Death by Name #2

SwordKera looked down and saw the side of the tower dropping away hundreds of feet below. She felt the familiar twist of sickness in her gut, a spasm of fear. It would soon pass, she thought. Arms shaking with the final effort, she pulled herself up onto the windowsill.

The alchemist sat on a low stool in the middle of the room. His face was bathed in the pasty yellow light of the candle beside him. All around the room were tattered books as thick as a man’s thigh, bottles and jars filled with all manner of foul-smelling ingredients. His desk was cluttered with glass tubes and coils of metal.

He did not seem surprised to see the figure in the dark purple cloak crawling down from the ledge like an overgrown spider. His face relaxed in a sigh of resignation.

“I don’t suppose I could persuade you to drink some tea?”

The alchemist’s long, delicate fingers indicated a small cup of amber liquid sitting on the far side of the table. Kera shook her head as she stood upright.

“Is there any point in calling my guards?”

Kera stepped towards the man, pulling her long blade free of its sheath. Sharp iron whispered against hardened leather.

“What’s your name, assassin?”


My father sat down beside me. I was crouched on the hard wooden floor of my mother’s kitchen, peeling potatoes with a dull knife.

“Are you ready to hear more about our family name?” He asked.

“Yes, I’m ready.” I replied. “Last time you said our name means death?”

Every part of my mind strained to hide the excitement which threatened to overpower me. It had been years since my father last spoke of the name Wraith. Scarcely a day had gone by when I did not long to barrage him with questions, but my father did not like to be pestered.

“Our family is older than any other. Your ancestors were heroes in ancient times and you carry their knowledge and their strength in your heart.”

“All families are the same age, otherwise where did they come from?”

His eyes bored deep into mine, searching for any sign that I was not serious, that I was teasing him. Finally, he seemed to be satisfied.

“You’re not ready yet. We’ll talk more later.”

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Death by Name #1 (short story)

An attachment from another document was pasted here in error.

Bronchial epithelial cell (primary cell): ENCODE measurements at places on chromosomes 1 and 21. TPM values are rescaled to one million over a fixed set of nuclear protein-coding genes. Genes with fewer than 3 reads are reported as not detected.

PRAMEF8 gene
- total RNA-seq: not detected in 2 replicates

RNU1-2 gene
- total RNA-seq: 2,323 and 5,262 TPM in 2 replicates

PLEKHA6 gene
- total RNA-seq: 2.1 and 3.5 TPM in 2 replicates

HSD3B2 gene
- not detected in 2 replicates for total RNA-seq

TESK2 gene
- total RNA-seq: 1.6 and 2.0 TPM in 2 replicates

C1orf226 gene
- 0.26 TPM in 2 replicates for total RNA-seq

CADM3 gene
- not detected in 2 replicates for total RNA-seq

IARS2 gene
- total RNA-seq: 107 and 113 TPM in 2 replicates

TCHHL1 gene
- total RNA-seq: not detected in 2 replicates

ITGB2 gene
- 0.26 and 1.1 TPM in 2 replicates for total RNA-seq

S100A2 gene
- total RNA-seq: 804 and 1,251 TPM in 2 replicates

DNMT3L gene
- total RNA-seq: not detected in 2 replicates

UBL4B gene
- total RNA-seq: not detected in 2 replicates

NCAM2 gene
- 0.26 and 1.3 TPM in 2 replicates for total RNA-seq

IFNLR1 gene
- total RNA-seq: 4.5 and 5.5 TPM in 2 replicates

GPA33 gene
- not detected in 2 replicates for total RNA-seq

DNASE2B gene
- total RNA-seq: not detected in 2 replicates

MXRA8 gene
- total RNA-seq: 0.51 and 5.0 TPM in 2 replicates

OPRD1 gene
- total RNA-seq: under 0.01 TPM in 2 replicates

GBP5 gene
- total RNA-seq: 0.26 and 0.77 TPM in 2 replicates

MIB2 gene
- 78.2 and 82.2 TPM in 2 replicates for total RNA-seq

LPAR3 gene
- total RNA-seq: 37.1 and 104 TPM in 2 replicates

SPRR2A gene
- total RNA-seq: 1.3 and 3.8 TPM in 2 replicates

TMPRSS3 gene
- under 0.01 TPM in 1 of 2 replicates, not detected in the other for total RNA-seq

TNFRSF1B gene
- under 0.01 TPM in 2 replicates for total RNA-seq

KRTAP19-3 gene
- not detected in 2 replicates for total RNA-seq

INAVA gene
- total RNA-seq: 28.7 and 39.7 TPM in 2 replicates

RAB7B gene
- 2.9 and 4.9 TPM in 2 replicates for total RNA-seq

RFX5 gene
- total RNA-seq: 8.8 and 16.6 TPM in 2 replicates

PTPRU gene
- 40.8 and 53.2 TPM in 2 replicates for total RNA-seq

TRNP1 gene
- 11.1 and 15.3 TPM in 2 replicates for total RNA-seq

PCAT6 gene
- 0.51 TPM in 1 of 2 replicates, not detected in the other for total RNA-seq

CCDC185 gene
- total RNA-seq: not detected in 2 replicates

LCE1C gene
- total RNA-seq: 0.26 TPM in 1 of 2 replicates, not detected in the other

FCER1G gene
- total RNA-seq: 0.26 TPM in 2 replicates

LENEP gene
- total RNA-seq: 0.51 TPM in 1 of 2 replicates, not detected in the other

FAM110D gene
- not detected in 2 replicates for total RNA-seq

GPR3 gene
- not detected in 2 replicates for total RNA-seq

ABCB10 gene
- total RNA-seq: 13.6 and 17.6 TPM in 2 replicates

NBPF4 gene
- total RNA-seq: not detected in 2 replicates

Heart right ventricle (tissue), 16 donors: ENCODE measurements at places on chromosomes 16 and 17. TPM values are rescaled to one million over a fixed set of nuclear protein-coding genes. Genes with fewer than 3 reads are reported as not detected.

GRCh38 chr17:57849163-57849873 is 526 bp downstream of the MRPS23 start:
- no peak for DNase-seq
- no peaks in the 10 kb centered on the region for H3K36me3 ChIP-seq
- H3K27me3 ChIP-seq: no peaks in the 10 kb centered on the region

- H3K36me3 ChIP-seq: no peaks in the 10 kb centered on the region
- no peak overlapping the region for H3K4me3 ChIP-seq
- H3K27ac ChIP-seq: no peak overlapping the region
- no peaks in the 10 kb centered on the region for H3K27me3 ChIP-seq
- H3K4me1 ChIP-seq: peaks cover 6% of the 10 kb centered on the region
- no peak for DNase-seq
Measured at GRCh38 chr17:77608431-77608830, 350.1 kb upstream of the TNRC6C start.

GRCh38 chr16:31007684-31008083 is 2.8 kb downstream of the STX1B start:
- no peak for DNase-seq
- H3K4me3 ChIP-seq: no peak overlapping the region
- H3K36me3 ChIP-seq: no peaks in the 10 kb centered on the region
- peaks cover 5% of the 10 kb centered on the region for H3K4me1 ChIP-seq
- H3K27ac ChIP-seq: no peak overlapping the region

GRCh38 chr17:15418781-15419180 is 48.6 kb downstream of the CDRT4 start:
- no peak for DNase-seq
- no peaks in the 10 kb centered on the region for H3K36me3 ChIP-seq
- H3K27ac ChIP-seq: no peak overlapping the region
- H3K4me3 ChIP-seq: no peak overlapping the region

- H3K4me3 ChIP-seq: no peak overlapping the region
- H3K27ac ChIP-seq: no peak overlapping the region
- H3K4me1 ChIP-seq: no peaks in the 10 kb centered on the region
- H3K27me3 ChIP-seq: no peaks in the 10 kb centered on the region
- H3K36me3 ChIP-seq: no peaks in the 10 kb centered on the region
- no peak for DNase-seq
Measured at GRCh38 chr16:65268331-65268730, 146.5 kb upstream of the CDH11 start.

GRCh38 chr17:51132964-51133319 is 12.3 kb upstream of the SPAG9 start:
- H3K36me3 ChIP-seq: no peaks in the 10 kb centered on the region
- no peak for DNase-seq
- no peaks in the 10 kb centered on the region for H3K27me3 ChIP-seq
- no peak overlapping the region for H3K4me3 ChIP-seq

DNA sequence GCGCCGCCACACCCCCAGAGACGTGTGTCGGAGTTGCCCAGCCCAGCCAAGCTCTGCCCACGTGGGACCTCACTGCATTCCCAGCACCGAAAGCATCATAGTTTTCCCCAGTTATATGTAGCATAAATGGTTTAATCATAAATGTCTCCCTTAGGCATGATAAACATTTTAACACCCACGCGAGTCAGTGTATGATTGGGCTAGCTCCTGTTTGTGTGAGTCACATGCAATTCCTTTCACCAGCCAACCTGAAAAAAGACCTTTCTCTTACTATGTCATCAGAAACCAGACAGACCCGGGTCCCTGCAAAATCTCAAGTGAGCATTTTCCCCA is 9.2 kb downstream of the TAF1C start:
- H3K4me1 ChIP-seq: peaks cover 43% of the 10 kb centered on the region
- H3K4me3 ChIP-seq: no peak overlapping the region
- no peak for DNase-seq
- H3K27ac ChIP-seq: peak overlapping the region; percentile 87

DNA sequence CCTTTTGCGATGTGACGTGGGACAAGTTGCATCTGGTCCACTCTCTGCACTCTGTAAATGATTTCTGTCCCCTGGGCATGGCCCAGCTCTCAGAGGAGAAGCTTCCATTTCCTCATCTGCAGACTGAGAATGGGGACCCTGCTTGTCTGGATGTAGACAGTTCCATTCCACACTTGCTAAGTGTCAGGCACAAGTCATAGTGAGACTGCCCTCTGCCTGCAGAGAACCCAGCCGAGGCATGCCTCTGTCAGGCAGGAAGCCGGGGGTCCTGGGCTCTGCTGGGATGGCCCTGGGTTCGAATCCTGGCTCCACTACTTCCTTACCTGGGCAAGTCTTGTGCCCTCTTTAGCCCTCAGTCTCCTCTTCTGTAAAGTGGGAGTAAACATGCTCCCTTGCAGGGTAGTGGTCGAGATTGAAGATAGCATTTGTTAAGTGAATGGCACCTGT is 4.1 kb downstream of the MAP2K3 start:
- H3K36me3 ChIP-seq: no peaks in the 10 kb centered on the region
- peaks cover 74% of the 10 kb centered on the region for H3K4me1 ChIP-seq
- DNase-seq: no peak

-A new short fiction series; what’s in a name?-

My father told me the story of our family name when I was still very young. I did not sit on his lap or knee while the story was told. That is often how such tales begin, but a Wraith does not sit on laps nor allow their knees to be made into seats.

“A Wraith does not kneel.”

That was one of the things my father said, but not this time.

Imagine you are a child again. It does not matter how old. You are small, curious and afraid. The world is large around you, towering above your head until it seems that everything must suddenly fall down and flatten you.

“Kera, you are a Wraith.”

Of course that would be the first thing he said. But it was no surprise, every child knows their own name. What he said next I had never heard before. It was not the sort of thing any child ought to hear. We should think back to that moment and imagine my life if those words were never spoken.

It would have been a good life. There would have been bloodshed, mourning and loss; that is true of any life. But there would certainly have been less of it. Of course, it would not have been my life.

“Wraith means death.” My father said.

“No, it means a ghost.”

Every child will take an opportunity to prove to their elders that they know better. I should not have done so. It was the first time my father struck me in anger and the only time. With hindsight, I do not blame him. At the time, I hated him.

“I speak of the old tongue.” He continued to say over my wails. “But you are clearly not ready. We will speak again when you are older.”


Another fantasy series, Turnkey, begins here.

Worldkiller starts here.

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